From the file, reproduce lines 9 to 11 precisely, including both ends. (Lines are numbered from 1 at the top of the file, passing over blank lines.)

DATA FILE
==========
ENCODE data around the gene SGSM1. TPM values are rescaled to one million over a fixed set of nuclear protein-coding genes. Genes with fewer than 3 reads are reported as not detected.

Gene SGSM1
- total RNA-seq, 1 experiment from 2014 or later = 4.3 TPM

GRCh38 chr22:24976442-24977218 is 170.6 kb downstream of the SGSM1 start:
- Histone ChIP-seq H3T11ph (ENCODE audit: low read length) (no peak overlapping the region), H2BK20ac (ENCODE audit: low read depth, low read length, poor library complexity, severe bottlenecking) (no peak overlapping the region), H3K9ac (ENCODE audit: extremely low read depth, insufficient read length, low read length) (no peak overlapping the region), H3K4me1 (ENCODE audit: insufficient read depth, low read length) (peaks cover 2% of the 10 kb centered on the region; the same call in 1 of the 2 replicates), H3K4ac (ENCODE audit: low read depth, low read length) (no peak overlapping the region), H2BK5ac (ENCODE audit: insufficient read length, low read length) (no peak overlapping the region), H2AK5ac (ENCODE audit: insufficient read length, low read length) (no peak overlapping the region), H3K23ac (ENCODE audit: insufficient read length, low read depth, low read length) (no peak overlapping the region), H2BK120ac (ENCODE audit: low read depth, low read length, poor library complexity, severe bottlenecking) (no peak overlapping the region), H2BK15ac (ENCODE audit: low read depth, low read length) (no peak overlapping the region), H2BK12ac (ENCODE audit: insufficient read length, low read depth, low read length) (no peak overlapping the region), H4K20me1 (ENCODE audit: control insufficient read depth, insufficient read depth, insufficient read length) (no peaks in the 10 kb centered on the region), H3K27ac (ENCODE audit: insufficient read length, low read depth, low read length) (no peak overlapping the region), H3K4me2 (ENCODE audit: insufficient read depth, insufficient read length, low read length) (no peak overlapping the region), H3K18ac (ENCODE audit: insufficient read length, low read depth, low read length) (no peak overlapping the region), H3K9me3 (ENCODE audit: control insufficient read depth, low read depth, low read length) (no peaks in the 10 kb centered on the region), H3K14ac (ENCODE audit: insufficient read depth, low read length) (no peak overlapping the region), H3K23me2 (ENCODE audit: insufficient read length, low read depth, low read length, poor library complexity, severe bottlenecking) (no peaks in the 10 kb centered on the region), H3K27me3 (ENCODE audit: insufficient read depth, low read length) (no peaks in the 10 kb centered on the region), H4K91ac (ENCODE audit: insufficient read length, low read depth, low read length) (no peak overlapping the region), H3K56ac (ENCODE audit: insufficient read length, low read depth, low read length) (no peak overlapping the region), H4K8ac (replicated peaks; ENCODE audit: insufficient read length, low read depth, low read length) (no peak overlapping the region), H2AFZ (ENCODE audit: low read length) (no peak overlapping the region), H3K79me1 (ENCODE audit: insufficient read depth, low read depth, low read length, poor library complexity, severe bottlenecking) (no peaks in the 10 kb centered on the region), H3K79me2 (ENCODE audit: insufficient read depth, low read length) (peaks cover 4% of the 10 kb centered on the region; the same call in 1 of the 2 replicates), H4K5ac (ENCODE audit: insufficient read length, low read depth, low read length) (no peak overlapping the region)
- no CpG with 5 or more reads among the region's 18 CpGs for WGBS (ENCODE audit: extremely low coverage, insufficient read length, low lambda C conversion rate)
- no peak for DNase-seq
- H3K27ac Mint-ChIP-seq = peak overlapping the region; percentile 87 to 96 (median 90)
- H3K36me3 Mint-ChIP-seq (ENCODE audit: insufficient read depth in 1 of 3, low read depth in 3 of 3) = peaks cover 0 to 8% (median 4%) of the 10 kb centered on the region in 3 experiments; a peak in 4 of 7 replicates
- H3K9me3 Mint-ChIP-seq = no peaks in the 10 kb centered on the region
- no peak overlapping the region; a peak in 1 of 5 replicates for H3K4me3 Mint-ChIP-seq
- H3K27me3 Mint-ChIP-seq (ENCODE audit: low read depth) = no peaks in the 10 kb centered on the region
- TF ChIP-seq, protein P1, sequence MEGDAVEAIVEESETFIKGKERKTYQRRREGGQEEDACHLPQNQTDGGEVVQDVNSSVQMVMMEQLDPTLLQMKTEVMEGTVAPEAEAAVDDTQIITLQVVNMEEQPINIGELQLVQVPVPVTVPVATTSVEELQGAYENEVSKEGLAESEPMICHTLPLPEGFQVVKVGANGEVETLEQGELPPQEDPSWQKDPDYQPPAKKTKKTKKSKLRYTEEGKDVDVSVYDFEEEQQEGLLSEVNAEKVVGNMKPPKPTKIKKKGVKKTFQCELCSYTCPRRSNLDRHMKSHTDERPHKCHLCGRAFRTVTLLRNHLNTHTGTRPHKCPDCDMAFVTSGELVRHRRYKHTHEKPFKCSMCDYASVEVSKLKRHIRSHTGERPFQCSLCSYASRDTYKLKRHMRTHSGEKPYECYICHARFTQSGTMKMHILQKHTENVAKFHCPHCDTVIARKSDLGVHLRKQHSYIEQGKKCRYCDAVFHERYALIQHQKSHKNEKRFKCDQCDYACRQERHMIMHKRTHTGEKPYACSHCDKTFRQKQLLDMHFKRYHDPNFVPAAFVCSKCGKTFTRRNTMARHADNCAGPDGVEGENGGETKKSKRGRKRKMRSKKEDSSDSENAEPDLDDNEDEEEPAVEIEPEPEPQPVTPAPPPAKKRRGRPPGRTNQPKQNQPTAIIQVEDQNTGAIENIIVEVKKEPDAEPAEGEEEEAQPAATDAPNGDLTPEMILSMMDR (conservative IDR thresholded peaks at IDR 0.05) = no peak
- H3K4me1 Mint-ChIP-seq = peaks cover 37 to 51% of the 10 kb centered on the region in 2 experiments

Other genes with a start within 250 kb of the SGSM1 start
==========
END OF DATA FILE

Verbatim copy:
- H3K36me3 Mint-ChIP-seq (ENCODE audit: insufficient read depth in 1 of 3, low read depth in 3 of 3) = peaks cover 0 to 8% (median 4%) of the 10 kb centered on the region in 3 experiments; a peak in 4 of 7 replicates
- H3K9me3 Mint-ChIP-seq = no peaks in the 10 kb centered on the region
- no peak overlapping the region; a peak in 1 of 5 replicates for H3K4me3 Mint-ChIP-seq